- Have a blood test.There is no single test that can determine if you have CFS, but your doctor will most likely recommend a blood test to help rule out any other illnesses. A blood test can check for a number of things, including hormone levels, thyroid and liver function, glucose levels, and your overall blood count.A trained professional will draw blood from your arm, which should only take a few minutes. Your doctor will receive the results of the tests within a few weeks and will review them with you.
- Take a friend or relative.It is easy to feel overwhelmed when visiting your physician, particularly if you are receiving a lot of new and potentially stressful information. Take a relative or friend to your appointment. He or she can help you remember the information your doctor shares, and he or she can help you ask necessary questions during the appointment.
Discussing Your Treatment Options
- Discuss medication options.Your doctor will adapt your treatment based upon your symptoms, so treatment can vary from patient to patient. You may be prescribed an antidepressant, such as Elavil or Wellbutrin, or sleeping pill, like Ambien, to help alleviate your symptoms. These can help you cope with feelings of stress, anxiety, and depression and help you get more restful sleep.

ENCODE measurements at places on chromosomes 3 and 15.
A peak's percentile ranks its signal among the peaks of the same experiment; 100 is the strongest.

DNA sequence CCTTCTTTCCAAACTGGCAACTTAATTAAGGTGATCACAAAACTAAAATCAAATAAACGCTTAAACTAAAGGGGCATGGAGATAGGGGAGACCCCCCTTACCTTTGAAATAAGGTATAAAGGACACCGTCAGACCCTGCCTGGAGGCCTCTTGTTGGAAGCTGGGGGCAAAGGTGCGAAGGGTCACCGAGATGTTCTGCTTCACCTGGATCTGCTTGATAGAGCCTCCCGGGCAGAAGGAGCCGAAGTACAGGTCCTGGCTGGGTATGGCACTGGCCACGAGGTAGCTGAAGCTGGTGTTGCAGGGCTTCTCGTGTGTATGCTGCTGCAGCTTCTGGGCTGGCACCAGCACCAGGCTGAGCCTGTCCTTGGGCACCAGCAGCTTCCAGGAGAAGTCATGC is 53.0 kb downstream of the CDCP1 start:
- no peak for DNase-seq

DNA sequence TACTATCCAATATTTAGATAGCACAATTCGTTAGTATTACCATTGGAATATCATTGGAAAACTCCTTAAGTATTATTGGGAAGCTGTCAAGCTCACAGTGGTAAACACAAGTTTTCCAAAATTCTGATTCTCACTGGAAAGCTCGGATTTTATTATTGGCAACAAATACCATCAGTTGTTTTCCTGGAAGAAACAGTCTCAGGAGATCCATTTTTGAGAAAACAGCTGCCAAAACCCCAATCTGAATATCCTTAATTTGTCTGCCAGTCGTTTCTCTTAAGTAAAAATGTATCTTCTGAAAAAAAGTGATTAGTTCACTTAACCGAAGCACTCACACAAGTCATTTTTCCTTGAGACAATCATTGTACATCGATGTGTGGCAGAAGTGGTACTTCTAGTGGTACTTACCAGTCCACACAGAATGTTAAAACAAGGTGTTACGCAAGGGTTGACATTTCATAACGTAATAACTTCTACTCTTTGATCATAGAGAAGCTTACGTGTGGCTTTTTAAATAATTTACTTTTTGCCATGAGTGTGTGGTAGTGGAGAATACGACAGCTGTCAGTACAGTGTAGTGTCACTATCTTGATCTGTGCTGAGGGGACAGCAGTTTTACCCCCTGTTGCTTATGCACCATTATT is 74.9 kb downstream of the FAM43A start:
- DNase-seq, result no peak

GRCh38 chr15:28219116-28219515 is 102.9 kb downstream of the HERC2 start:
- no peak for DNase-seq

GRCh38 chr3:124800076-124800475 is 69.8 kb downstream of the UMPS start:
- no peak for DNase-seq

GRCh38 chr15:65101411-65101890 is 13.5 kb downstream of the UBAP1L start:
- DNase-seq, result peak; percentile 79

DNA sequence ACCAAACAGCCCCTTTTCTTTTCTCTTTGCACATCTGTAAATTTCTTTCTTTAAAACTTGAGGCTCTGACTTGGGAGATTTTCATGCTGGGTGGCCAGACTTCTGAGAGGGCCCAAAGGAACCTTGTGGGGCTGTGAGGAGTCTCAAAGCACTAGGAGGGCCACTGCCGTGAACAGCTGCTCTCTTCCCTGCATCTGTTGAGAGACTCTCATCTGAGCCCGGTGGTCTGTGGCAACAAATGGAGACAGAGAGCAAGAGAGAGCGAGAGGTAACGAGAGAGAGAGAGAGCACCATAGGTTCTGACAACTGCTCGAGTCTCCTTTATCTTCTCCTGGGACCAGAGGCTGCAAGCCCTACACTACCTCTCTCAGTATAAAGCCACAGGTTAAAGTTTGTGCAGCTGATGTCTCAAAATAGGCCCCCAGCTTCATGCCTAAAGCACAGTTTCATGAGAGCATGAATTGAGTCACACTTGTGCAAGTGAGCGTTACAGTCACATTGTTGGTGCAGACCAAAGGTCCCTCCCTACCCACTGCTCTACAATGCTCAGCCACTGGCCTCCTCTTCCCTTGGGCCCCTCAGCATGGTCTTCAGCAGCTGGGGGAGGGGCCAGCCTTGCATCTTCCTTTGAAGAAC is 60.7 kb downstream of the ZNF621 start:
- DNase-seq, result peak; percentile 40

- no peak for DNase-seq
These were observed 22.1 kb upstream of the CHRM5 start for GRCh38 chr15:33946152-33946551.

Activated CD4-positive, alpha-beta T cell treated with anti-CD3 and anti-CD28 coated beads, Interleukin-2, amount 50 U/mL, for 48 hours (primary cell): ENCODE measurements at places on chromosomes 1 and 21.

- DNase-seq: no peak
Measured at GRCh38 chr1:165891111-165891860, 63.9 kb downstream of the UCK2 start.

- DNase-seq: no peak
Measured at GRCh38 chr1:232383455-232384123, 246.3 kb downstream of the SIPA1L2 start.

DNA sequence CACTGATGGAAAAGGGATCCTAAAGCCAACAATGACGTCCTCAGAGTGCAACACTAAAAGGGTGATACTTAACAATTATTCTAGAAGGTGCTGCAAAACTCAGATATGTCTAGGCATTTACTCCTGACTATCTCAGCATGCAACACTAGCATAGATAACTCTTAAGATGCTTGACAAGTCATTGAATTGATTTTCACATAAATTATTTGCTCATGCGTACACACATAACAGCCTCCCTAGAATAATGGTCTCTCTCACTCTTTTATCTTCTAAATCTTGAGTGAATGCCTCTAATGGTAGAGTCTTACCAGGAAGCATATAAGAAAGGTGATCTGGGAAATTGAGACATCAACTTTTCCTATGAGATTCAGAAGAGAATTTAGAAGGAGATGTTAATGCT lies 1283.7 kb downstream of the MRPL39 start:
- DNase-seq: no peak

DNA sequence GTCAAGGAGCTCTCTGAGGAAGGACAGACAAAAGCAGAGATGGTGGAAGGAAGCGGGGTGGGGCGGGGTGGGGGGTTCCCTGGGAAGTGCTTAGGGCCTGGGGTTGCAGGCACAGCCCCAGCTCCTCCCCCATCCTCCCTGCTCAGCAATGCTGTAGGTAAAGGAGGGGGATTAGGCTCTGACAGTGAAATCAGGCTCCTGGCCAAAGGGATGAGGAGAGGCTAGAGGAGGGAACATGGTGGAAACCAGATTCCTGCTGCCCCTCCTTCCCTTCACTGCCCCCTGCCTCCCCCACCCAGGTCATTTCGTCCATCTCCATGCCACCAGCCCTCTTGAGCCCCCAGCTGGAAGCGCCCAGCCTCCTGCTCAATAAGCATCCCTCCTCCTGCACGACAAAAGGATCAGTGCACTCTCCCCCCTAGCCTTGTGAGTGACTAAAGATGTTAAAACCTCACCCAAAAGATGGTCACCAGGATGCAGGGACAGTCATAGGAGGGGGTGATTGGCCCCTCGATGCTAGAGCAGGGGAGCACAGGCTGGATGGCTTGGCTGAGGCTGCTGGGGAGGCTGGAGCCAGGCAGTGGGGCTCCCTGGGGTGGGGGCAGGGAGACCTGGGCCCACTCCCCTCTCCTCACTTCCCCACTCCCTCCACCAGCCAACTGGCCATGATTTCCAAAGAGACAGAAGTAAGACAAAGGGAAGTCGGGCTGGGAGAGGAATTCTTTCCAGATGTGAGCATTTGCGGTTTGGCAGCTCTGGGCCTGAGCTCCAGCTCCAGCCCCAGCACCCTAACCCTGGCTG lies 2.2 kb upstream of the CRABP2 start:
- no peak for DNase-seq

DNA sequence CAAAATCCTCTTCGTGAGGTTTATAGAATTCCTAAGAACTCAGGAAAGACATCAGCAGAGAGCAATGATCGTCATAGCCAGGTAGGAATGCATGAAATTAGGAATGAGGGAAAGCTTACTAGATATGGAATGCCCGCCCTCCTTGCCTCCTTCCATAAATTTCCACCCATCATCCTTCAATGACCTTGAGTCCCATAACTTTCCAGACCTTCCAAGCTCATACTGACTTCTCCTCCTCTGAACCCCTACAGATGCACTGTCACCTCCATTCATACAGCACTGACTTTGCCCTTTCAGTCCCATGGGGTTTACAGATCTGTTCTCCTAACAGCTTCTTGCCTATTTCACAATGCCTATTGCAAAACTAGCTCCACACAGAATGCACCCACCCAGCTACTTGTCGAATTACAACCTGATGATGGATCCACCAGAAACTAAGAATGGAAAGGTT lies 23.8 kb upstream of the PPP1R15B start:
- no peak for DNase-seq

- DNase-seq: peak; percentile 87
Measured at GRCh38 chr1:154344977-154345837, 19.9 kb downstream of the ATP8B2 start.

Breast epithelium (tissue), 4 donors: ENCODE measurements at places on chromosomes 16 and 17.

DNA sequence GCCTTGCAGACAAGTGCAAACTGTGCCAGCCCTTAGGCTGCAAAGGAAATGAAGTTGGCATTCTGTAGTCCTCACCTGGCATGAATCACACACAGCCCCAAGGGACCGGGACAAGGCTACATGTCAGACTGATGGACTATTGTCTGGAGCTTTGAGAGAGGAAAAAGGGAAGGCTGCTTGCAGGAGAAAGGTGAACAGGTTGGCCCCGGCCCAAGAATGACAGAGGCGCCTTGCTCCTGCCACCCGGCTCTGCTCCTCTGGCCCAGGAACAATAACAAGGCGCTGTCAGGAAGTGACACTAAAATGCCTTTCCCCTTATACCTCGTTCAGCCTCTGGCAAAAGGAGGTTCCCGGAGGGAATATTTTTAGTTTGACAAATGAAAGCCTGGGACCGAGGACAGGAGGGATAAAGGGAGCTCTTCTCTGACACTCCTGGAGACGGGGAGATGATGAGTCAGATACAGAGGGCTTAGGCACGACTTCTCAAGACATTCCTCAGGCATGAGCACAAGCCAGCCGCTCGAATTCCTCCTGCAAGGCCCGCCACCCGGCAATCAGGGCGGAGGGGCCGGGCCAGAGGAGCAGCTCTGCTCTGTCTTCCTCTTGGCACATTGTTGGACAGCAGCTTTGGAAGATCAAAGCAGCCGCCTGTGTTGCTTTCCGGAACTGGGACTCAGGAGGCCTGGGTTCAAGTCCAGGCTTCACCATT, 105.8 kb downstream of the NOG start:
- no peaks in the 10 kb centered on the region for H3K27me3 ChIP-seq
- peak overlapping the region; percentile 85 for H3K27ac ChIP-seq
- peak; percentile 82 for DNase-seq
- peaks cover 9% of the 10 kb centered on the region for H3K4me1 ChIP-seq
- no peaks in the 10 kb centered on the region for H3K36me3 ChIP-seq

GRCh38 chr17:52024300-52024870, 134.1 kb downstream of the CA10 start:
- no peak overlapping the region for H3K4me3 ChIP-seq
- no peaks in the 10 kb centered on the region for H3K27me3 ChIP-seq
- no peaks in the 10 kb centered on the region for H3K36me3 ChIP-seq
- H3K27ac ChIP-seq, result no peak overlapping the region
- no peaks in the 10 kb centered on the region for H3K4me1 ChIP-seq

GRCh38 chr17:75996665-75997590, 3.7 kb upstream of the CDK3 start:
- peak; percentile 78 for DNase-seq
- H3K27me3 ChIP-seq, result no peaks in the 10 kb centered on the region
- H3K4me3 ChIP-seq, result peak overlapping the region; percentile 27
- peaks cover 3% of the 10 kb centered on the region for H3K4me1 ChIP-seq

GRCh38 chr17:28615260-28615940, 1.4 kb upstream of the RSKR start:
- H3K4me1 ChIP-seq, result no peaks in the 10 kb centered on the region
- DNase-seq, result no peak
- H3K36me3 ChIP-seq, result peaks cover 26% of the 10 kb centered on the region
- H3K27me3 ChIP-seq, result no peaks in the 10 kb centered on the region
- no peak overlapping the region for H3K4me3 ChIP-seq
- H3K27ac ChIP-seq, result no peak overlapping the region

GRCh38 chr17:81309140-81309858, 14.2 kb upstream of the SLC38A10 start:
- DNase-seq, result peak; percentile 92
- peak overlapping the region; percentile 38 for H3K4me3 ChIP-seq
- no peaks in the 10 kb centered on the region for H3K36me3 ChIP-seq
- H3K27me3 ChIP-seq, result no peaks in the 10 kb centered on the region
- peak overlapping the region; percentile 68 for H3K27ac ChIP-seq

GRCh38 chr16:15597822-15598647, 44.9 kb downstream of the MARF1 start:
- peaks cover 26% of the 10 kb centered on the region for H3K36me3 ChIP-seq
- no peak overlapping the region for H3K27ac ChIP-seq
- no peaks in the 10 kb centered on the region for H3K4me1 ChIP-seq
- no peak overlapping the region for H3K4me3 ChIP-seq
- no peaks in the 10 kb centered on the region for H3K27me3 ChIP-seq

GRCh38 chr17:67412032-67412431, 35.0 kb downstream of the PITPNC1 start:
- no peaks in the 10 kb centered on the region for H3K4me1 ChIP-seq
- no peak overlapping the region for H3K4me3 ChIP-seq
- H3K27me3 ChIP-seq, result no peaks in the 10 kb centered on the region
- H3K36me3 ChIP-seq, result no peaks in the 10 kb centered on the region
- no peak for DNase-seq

- Talk to a therapist.Cognitive behavior therapy and self-management methods have been shown to help patients with CFS. Cognitive behavior therapy is a common type of psychotherapy that is used to treat a wide variety of issues. Your doctor may recommend these options for you to cope with your symptoms.
- Over several, structured sessions, a therapist can help you cope with your symptoms and help you learn how to properly respond to the emotions and stress CFS can cause.
- Self-management programs are typically run by healthcare professionals. These programs highlight the importance of patient education and understanding to treat an illness. These tools can be useful when dealing with a chronic illness like CFS.
- Visit a physical therapist.Your doctor may recommend physical therapy as a treatment option for you. A physical therapist may have you do graded aerobic exercise, such as walking, stair-climbing, and cycling, which may help alleviate CFS symptoms.Daily, incremental activity under the supervision of a physical therapist may help improve your endurance and strength over time.
- Discuss alternative therapies.Although alternative therapies have not been verified by medical professionals, it has been noted that yoga, tai chi, or acupuncture can help reduce CFS symptoms. Always talk to your doctor about these alternate methods.
- Limit your caffeine, alcohol, and nicotine intake. These substances may be negatively influencing your sleep patterns.
- Avoid taking naps during the day. Naps may prevent you from getting a restful sleep at night.
- CFS can cause depression and feelings of isolation. CFS can also cause you to miss work, appointments, or social events. Be aware of these risks and be sure to share these experiences with your doctor.